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Local Paramedics Talk Burnout, Staff Shortages

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Rural paramedics are facing burnout, with daily COVID-19 cases having reached record levels in January. The ongoing crisis has had cascading effects, not the least of which is the increasing degree of mental health concerns that have only gotten more serious and persistent over the course of the past two years.

Emergency responders have seen the worst of the human toll exacted by COVID-19—and recently, much of the staff at stations serving Niverville and the surrounding area have been either hit with COVID themselves or been unable to work.

The Manitoba Association of Health Care Professionals (MAHCP), the union that represents more than 800 rural paramedics, calls the situation a staffing crisis and has been sounding the alarm.

The problem has been getting worse since they initially reported about staffing issues last summer. On January 6, they formally asked Manitoba’s government for a response.

Since that time, no response has been received.

The most recent MAHCP report points to some staggering figures. There have been more than 17,000 hours when ambulances were out of service and unavailable to assist Manitobans in an emergency. This troubling statistic is a five-year high, and there’s no sign of the trend improving due to the ever-increasing demand on ambulances and paramedics right when they are at their shortest supply.

“During the pandemic, rural paramedics have worked unprecedented levels of overtime and continue to do so, but they can’t keep up,” says Bob Moroz, president of the MAHCP. “The Manitoba Government refuses to address the staffing crisis that is overwhelming rural paramedics.”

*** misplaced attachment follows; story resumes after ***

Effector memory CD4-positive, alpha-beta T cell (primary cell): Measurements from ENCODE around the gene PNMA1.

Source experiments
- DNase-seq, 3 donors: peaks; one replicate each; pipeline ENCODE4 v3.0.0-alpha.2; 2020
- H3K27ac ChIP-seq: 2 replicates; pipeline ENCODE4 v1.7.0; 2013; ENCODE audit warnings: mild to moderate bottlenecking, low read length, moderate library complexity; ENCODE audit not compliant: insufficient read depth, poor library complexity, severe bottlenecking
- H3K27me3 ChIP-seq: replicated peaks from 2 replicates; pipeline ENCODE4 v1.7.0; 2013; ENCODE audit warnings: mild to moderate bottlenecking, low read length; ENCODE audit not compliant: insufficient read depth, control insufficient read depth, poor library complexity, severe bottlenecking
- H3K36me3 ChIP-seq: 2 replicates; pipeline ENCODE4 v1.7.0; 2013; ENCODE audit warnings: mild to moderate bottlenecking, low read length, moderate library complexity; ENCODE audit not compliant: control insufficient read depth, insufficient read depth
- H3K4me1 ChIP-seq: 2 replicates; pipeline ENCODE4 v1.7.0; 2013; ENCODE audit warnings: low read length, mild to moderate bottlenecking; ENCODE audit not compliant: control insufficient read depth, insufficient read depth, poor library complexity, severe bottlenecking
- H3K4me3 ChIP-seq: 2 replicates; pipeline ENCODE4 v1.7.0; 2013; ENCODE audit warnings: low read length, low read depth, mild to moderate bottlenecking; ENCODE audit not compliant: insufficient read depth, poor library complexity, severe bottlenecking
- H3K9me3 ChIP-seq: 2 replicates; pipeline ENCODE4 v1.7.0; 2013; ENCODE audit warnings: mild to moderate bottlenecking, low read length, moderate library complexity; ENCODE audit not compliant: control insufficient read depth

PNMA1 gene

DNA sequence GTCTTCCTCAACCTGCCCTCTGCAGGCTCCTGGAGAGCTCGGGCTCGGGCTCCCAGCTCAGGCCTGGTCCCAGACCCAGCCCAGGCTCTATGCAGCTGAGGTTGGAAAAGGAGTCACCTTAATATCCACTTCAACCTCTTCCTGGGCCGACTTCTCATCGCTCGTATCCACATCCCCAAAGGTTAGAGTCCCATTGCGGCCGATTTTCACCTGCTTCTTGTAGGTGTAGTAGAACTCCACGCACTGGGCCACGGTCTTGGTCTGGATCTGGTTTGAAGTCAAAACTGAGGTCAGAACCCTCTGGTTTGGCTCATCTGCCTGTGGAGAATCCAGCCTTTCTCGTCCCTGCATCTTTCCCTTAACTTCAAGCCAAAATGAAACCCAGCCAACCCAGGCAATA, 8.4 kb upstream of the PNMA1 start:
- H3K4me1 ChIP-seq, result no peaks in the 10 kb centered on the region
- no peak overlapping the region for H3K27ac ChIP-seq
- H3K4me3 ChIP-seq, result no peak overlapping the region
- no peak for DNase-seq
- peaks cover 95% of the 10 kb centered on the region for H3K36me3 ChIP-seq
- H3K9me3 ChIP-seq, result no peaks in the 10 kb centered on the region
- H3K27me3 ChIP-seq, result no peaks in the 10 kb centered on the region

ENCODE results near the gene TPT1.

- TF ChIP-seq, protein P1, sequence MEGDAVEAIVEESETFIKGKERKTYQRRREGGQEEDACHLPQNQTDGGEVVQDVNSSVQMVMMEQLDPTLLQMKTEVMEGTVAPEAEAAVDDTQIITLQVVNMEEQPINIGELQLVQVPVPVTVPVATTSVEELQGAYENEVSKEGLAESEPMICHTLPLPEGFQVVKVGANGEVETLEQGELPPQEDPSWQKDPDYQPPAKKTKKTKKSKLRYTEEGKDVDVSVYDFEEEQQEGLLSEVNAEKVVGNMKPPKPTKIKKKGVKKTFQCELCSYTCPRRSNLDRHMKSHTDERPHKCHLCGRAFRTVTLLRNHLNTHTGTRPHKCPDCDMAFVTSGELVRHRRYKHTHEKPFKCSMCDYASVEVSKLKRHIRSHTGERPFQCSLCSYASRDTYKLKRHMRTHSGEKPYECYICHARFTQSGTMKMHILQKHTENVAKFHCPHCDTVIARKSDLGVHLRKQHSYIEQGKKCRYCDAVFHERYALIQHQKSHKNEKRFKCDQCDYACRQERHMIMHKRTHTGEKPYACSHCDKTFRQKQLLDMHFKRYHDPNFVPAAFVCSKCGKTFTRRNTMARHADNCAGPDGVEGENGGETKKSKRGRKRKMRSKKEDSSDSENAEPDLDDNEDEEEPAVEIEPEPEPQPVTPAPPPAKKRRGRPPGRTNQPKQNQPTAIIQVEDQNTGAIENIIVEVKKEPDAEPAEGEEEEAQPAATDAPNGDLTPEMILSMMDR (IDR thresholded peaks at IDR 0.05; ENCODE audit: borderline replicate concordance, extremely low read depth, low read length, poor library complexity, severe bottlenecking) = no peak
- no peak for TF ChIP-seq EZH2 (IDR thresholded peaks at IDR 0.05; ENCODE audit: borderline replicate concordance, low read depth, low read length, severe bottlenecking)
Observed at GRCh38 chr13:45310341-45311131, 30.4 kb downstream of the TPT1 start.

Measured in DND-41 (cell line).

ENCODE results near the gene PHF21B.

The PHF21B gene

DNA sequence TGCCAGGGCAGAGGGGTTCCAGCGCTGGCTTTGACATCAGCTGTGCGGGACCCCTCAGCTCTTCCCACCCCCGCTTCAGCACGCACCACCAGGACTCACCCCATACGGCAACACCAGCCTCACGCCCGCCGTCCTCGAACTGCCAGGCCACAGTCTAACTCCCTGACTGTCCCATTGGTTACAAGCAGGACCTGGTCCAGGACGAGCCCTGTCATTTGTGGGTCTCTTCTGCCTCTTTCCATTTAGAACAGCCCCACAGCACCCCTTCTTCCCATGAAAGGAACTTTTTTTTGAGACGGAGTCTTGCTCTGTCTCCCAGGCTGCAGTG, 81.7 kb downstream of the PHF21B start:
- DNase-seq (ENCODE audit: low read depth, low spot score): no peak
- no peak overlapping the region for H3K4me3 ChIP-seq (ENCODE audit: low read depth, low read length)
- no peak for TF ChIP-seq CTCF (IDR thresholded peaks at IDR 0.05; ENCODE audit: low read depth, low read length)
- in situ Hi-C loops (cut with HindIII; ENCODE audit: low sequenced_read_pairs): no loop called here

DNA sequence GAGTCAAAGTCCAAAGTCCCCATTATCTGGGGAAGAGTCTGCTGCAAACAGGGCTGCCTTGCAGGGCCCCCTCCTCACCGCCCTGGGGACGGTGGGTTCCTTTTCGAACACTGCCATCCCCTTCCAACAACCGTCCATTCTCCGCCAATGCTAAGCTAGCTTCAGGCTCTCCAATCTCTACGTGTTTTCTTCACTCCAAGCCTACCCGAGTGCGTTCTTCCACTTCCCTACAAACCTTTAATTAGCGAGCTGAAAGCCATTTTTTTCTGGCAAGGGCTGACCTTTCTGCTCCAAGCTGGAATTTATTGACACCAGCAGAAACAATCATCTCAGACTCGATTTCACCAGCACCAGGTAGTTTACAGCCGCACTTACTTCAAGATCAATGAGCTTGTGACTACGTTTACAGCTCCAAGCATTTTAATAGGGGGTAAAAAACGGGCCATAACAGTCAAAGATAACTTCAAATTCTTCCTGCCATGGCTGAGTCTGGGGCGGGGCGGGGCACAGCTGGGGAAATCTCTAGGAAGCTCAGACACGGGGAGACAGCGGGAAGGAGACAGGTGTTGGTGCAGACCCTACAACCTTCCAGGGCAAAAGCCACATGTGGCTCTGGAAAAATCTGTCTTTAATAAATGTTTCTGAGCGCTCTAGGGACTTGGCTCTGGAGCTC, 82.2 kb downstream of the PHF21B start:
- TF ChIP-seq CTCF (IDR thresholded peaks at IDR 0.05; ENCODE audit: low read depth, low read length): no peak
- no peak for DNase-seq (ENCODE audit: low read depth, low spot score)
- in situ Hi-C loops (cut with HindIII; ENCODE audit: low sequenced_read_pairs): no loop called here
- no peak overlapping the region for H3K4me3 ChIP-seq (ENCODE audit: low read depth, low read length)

Holiday Burnout

Two local paramedics can confirm the prevalence of burnout facing many exhausted emergency responders. They agreed to share their experiences with the Citizen on the condition of anonymity.

Paramedic One says that over the holiday season calls for emergency services typically rise, but December 2021 was even busier than usual for a number reasons.

“Things over the Christmas holidays were much busier than past holidays for the following reasons: the increase number in COVID cases and the new provincial protocol to move patients from city hospital to rural hospital,” they say of their workload. “City paramedics are not running patients out here. Rural medics are expected to pick up and drop off these patients.”

They also report that staff are calling in sick with either COVID-like symptoms or debilitating mental and emotional fatigue.

“Things always get busier over the holidays,” agrees Paramedic Two, who adds that there was also increased call volume this year due to a spike in opioid overdoses. “We were also plagued with illness this year, making us more short-staffed than usual. The general challenges are fatigue and lack of support.”

Paramedic One confirms that the province’s southern region sometimes sees eight trucks pulled at once because there is no one to staff them.